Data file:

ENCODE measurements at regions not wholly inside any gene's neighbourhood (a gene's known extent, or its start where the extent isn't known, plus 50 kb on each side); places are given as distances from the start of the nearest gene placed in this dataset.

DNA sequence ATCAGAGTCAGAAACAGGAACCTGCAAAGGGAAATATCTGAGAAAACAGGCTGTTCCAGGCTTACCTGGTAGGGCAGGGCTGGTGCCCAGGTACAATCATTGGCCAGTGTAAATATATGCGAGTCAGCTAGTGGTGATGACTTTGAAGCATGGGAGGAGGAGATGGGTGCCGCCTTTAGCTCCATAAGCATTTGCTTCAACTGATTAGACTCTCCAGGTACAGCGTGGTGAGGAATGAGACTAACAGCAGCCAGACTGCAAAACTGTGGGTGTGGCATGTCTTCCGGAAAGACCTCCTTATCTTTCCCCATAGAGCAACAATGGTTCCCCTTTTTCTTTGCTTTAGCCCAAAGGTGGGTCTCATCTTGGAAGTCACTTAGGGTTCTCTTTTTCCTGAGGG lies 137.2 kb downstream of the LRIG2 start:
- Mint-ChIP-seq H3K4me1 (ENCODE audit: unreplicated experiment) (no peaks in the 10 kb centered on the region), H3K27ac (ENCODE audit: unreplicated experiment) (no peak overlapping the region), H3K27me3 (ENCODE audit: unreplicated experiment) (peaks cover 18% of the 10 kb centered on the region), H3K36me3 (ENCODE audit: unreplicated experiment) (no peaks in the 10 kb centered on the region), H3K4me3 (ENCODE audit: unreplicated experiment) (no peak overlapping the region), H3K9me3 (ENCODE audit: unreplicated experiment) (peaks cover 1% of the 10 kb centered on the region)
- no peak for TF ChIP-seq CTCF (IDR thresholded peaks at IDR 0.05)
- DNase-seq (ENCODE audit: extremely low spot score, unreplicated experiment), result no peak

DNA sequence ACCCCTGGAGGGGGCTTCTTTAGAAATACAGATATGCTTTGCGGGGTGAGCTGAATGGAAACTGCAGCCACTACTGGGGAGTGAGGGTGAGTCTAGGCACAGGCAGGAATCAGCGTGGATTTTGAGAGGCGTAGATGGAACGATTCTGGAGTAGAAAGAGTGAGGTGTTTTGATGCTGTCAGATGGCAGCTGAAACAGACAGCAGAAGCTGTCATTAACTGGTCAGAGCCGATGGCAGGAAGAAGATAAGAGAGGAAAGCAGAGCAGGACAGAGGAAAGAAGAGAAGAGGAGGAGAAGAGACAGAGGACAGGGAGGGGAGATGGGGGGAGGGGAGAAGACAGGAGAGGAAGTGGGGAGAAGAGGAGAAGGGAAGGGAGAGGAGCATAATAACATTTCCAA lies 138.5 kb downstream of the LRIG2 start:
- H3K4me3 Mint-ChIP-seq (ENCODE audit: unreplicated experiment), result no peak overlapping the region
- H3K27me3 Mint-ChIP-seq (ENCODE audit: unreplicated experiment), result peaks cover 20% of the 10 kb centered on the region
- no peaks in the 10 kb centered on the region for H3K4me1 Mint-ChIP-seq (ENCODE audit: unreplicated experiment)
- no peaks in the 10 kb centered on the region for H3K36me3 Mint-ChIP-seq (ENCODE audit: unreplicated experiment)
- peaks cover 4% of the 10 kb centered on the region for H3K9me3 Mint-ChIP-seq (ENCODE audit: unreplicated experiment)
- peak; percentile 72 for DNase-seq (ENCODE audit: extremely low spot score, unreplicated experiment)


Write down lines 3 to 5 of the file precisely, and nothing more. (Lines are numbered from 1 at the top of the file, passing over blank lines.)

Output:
- Mint-ChIP-seq H3K4me1 (ENCODE audit: unreplicated experiment) (no peaks in the 10 kb centered on the region), H3K27ac (ENCODE audit: unreplicated experiment) (no peak overlapping the region), H3K27me3 (ENCODE audit: unreplicated experiment) (peaks cover 18% of the 10 kb centered on the region), H3K36me3 (ENCODE audit: unreplicated experiment) (no peaks in the 10 kb centered on the region), H3K4me3 (ENCODE audit: unreplicated experiment) (no peak overlapping the region), H3K9me3 (ENCODE audit: unreplicated experiment) (peaks cover 1% of the 10 kb centered on the region)
- no peak for TF ChIP-seq CTCF (IDR thresholded peaks at IDR 0.05)
- DNase-seq (ENCODE audit: extremely low spot score, unreplicated experiment), result no peak